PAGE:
Human Exposure to Airborne Mutagens Indoors and Outdoors Using Mutagenesis and Chemical Analysis Methods

  • Hidetsuru Matsushita
  • Sumio Goto
  • Yukihiko Takagi
  • Osamu Endo
  • Kiyoshi Tanabe
Part of the Environmental Science Research book series (ESRH, volume 39)


The lung cancer mortality rate has been steadily increasing in industrialized countries of the world. There are many risk factors for the lung cancer induction in our environments. Airborne carcinogens and mutagens are considered to be one of the major risk factors. However, quantitative contribution of airborne carcinogens and mutagens to the lung cancer induction has not yet been accurately evaluated, because of the lack of data on long-term human exposure to these chemicals in many areas which are in different pollution levels. For this purpose, there is an urgent need to develop methodologies suitable for monitoring long-term exposure to these carcinogens and mutagens.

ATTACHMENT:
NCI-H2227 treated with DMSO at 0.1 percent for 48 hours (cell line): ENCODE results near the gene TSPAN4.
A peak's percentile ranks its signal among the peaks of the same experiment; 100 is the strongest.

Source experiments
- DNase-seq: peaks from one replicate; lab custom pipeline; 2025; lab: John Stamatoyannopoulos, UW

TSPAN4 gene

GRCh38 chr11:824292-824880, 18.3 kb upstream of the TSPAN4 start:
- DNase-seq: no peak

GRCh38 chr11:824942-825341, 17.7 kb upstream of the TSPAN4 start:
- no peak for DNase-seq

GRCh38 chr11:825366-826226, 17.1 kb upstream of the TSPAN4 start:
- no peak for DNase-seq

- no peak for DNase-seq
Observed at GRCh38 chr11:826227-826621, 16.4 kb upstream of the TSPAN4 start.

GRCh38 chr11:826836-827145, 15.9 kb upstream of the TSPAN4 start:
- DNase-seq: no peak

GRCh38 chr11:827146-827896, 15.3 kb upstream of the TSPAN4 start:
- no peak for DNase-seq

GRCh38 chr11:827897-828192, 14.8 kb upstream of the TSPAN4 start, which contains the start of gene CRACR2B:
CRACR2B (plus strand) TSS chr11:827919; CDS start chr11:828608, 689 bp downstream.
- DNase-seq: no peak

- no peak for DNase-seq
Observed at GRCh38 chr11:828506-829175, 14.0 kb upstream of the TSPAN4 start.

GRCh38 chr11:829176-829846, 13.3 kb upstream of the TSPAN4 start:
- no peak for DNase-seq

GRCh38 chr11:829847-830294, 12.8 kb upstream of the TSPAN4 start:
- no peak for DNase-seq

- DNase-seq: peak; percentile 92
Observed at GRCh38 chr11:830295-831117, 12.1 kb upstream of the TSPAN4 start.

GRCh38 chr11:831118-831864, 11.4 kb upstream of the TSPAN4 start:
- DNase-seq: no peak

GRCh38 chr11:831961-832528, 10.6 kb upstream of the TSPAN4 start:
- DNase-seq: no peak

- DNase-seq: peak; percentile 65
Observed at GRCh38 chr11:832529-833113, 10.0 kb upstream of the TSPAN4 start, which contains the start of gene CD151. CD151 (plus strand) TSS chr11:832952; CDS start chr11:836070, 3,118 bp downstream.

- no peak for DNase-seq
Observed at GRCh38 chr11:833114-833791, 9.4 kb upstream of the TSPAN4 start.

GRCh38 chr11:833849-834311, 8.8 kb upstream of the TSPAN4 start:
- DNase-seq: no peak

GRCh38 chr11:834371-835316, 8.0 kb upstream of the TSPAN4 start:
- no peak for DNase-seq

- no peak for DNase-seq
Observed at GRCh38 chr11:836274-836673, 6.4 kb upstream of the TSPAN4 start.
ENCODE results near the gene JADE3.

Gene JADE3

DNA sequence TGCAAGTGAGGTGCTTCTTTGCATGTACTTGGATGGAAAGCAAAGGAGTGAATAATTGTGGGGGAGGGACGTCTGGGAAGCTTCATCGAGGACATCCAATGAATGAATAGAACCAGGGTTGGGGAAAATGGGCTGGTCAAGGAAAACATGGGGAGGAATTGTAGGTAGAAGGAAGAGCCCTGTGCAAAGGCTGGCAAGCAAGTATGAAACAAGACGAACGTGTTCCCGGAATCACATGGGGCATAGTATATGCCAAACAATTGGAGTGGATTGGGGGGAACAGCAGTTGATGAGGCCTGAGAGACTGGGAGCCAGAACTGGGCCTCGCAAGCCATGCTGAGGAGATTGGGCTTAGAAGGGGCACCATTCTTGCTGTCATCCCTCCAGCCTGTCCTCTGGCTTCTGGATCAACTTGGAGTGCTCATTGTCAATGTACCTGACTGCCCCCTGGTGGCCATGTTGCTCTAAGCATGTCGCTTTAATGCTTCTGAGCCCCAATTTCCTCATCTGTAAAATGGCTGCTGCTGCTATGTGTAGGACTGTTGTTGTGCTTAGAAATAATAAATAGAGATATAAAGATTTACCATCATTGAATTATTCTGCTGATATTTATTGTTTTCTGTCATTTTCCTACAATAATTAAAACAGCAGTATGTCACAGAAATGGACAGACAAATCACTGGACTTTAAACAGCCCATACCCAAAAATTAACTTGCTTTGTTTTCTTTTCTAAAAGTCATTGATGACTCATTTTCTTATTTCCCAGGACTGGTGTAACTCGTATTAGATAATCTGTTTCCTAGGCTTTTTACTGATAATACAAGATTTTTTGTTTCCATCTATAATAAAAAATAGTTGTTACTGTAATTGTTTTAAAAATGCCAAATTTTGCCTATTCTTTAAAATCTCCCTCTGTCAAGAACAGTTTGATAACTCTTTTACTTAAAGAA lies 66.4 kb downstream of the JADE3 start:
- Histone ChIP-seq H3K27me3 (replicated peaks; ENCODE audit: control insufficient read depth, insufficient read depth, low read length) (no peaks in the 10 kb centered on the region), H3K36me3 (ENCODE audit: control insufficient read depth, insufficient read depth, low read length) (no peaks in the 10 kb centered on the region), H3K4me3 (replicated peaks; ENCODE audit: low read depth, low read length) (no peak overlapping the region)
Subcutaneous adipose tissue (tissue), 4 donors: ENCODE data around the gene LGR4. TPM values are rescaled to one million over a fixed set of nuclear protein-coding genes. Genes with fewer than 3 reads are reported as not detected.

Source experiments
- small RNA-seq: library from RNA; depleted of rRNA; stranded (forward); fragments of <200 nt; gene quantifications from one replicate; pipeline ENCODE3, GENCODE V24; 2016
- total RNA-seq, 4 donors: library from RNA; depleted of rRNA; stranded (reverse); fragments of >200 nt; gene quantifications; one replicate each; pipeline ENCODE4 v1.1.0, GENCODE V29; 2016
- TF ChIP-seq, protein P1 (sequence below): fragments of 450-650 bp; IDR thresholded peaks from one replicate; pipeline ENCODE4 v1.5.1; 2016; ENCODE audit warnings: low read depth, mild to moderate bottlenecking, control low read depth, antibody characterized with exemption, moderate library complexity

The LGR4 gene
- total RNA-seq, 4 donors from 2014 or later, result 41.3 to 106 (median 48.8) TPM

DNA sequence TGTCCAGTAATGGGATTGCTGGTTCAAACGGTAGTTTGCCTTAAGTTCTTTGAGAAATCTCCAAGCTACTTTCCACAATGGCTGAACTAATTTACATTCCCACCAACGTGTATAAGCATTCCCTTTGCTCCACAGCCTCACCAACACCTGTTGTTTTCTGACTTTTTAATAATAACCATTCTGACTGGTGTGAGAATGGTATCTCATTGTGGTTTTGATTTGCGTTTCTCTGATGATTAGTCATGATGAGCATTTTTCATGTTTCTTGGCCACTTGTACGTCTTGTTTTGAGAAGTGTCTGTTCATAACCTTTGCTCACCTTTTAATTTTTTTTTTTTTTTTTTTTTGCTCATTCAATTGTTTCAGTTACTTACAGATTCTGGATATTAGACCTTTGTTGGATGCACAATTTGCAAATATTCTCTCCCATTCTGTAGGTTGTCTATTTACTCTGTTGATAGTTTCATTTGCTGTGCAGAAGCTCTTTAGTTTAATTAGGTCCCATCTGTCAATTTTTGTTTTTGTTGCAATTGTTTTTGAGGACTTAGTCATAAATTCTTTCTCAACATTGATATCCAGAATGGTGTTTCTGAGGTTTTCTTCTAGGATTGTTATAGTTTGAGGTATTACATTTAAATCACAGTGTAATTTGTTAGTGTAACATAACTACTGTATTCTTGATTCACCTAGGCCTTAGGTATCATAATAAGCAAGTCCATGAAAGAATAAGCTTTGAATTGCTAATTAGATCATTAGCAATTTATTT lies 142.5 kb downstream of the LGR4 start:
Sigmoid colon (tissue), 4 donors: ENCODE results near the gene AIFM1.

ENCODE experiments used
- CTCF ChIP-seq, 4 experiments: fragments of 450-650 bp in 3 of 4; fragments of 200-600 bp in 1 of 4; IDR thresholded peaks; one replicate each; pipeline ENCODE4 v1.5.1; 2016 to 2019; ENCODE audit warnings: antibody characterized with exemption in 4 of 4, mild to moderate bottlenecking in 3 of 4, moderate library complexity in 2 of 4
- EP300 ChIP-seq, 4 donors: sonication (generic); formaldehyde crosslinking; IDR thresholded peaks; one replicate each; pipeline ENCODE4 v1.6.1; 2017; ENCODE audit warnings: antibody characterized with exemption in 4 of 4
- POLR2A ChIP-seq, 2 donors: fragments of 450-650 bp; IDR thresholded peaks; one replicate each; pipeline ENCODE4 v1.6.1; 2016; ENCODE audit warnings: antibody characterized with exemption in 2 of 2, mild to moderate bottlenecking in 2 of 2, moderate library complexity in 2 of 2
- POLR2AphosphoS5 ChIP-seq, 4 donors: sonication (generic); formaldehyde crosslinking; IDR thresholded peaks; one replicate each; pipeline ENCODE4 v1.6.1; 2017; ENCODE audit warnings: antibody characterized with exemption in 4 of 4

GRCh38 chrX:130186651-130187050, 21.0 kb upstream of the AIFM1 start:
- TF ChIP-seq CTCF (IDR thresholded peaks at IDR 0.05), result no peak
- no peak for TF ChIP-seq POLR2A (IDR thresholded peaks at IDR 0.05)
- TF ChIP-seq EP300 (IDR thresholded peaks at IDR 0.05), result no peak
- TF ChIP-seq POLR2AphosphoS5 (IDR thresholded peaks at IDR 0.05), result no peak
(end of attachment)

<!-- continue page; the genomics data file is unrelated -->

Mutagenic Activity Personal Exposure Airborne Particulate Matter Polynuclear Aromatic Hydrocarbon Mutation Assay 
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Copyright information

© Plenum Press, New York 1990

Authors and Affiliations

  • Hidetsuru Matsushita
    • 1
  • Sumio Goto
    • 1
  • Yukihiko Takagi
    • 1
  • Osamu Endo
    • 1
  • Kiyoshi Tanabe
    • 1
  1. 1.Department of Community Environmental SciencesNational Institute of Public HealthTokyoJapan

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